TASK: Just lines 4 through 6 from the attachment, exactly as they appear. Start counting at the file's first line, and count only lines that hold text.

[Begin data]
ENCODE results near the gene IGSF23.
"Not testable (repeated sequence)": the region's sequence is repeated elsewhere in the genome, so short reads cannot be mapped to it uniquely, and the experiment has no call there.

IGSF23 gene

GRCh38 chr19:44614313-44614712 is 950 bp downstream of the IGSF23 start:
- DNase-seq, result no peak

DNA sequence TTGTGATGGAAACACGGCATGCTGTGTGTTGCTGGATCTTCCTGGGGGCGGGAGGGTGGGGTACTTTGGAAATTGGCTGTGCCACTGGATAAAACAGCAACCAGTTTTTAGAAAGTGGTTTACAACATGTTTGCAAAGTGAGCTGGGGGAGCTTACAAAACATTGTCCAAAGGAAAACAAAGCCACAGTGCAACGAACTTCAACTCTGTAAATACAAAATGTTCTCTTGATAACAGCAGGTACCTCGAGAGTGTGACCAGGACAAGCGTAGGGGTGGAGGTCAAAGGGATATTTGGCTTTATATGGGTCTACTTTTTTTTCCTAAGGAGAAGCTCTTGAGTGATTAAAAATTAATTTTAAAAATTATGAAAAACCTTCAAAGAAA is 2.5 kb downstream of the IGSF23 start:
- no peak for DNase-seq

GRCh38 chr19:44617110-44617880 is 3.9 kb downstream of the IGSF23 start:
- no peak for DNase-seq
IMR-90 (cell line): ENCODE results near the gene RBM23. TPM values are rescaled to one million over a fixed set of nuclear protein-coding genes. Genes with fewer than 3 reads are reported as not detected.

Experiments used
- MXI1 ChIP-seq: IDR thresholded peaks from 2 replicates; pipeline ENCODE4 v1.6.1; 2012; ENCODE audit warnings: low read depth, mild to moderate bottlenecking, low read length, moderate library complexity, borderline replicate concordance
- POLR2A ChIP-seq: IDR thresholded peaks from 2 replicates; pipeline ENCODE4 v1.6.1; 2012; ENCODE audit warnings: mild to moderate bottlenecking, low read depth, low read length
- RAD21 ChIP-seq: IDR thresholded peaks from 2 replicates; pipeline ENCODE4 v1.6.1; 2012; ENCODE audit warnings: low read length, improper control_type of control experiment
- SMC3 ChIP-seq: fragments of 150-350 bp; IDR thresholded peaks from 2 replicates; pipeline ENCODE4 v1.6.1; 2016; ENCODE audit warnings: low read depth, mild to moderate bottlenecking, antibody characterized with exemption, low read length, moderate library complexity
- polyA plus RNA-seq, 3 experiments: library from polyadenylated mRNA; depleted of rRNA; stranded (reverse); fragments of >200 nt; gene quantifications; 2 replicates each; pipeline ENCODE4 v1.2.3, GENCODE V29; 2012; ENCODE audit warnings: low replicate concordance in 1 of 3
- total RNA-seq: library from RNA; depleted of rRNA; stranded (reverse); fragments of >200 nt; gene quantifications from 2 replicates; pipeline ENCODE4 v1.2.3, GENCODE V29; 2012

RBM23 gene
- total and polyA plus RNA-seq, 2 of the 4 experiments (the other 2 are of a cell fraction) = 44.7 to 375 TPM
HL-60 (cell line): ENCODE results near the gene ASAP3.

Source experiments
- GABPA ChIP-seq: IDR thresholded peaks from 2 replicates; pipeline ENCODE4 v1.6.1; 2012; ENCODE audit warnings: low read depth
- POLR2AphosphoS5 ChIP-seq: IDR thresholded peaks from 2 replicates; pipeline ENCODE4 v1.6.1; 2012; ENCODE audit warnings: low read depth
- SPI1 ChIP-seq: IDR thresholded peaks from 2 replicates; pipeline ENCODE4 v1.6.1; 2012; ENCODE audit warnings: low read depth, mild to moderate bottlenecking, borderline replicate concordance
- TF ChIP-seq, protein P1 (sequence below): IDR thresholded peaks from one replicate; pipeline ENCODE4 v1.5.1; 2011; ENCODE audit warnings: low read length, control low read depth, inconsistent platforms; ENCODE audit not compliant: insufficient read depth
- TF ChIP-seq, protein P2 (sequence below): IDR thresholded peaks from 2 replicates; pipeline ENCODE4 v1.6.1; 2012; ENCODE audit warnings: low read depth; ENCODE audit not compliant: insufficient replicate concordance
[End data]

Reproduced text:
GRCh38 chr19:44614313-44614712 is 950 bp downstream of the IGSF23 start:
- DNase-seq, result no peak

DNA sequence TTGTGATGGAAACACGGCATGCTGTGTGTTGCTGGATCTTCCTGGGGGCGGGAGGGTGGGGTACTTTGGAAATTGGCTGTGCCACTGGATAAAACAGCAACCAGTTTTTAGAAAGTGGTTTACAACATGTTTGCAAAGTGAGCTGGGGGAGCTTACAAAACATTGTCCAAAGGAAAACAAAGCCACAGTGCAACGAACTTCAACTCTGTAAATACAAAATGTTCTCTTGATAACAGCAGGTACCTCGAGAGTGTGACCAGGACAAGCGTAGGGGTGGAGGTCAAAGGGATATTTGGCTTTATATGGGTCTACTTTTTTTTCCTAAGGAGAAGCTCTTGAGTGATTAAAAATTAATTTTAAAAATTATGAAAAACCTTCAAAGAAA is 2.5 kb downstream of the IGSF23 start: